Battle Scars

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It is a bad habit to try to teach without personal knowledge. We can preach, but we do not possess. This is one of the occupational hazards of those of us in our profession. It seems to carry a horrible curse of spiritual sterility, that the wise believer ultimately sees.

It’s been 13 years since a diagnosis of Bipolar 1 was made. I believe I was BP in my teens. Life is a roller-coaster for me, up and down, with a twist or two along the way. I am now fairly aware at 56 that much of my earthly existence  has already been lived. Life can become such a grind. I’m tired and broken, and ready for eternity.

“One should go to sleep as homesick passengers do, saying, “Perhaps in the morning we shall see the shore.”

–Henry Ward Beecher

Billy Bray (a bearer of an unfortunate name) was an illiterate Cornish evangelist in the 1850s. He was heard to pray this: “Lord, if any have to die this day, let it be me, for I am ready.” By faith, I do understand these sentiments. I am ready to go as well.

I love collecting good quotes. (I also have a site at http://www.CrossQuotes.org.) But here’s two more good ones:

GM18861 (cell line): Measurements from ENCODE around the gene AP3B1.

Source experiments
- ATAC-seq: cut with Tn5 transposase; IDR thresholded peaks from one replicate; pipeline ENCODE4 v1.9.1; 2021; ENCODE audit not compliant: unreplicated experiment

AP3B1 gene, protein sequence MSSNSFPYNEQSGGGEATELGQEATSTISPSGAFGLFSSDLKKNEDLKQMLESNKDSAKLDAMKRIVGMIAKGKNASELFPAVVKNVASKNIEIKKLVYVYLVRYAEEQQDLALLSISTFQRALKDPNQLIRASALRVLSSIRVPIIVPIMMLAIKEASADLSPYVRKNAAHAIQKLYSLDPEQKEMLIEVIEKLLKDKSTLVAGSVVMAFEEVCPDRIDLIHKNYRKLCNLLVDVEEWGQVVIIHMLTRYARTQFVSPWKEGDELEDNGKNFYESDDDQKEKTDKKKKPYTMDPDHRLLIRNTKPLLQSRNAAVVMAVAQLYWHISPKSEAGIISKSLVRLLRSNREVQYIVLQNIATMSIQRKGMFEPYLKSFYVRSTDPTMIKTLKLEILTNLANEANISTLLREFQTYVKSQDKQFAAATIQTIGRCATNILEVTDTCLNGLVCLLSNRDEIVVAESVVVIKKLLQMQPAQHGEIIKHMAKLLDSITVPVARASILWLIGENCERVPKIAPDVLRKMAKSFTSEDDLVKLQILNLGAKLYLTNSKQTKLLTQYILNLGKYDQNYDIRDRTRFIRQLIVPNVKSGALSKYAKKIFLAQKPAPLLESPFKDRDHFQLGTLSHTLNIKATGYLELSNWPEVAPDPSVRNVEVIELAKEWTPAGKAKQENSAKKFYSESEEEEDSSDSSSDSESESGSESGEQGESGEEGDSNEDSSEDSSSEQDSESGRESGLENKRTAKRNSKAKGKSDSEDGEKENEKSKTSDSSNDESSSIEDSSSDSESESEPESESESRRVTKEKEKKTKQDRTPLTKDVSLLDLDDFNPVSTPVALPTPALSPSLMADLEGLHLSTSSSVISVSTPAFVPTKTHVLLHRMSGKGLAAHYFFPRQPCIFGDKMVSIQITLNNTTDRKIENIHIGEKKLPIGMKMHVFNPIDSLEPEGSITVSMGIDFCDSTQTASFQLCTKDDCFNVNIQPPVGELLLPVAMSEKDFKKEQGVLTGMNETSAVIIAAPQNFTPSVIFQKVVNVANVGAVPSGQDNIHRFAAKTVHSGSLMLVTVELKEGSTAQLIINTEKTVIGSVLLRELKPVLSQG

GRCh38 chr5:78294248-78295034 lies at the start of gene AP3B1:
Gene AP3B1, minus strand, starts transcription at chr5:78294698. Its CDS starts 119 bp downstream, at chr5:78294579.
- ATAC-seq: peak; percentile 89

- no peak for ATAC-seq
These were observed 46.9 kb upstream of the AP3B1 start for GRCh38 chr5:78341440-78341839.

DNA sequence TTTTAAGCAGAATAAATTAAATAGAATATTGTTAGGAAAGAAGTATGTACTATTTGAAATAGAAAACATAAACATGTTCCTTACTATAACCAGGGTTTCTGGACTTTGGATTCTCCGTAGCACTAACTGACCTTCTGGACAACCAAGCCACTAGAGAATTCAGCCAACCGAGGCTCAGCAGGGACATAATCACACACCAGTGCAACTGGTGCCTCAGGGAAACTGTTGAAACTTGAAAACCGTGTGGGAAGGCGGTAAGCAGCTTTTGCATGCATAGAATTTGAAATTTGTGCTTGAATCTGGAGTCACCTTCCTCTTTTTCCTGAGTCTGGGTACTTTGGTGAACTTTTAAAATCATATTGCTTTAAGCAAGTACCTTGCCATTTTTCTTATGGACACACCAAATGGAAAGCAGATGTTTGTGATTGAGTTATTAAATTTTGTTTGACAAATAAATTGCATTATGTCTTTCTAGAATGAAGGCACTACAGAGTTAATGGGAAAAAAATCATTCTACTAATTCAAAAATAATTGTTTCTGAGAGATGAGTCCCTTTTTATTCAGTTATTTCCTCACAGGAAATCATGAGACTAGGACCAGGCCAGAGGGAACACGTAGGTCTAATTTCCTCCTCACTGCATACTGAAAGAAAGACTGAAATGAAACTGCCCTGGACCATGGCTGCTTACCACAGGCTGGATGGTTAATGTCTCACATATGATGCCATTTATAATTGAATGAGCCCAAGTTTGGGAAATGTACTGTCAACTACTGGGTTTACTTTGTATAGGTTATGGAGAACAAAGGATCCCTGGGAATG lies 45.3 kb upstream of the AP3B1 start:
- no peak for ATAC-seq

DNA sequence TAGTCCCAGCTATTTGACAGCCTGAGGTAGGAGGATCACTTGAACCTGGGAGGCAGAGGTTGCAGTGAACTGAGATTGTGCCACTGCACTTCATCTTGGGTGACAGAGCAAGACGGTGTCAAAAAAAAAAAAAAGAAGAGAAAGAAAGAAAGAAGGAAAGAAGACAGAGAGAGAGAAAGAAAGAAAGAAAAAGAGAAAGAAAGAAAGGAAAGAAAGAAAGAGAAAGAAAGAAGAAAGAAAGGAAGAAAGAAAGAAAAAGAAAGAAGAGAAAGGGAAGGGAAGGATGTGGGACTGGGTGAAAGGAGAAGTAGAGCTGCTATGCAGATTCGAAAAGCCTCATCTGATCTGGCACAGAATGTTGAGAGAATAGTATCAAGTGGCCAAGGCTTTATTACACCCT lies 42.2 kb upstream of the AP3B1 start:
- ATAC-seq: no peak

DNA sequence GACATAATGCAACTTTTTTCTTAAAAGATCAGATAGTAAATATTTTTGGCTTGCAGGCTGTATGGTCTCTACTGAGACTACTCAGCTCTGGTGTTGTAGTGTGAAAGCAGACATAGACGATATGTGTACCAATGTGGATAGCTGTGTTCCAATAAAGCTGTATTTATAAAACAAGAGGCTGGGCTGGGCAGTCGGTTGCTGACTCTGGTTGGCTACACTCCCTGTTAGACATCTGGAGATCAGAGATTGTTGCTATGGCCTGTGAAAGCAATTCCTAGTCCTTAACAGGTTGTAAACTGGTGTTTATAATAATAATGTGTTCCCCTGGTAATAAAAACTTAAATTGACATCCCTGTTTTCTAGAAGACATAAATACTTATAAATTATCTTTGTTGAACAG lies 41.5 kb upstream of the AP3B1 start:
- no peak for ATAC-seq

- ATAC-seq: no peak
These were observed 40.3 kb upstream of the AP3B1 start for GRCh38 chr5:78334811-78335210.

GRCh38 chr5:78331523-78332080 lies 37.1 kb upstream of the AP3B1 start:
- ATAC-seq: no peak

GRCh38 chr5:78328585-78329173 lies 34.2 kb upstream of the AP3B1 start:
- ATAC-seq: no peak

“God buries His workmen but carries on His work.”   -Charles Wesley

“If we really think that home is elsewhere and that this life is a “wandering to find home,” why should we not look forward to the arrival?”  – C.S. Lewis

Sorry if I’m being maudlin. But the battle is so long, and it doesn’t ever let up, does it? We all can become weary after a while. What we need is to be ‘shut in’ with the Lord. The Word reminds us:

Strengthening the souls of the disciples, encouraging them to continue in the faith, and saying that through many tribulations we must enter the kingdom of God”

 Acts 14:22

“Tribulations” are common, and each must battle through them. And without being melodramatic, we each must walk through the blazing furnace. But I can also boldly attest that there is more than enough grace for each of us. We just need to become desperate enough. (Which shouldn’t be too hard).

Armor is given. Wearing it means you’ll survive (and thrive) to see another day. Those who may suggest that the Christian life is a “bed of roses,” I would say that they haven’t read Ephesians 6. If there is no war, why would the Holy Spirit tell us to put it on?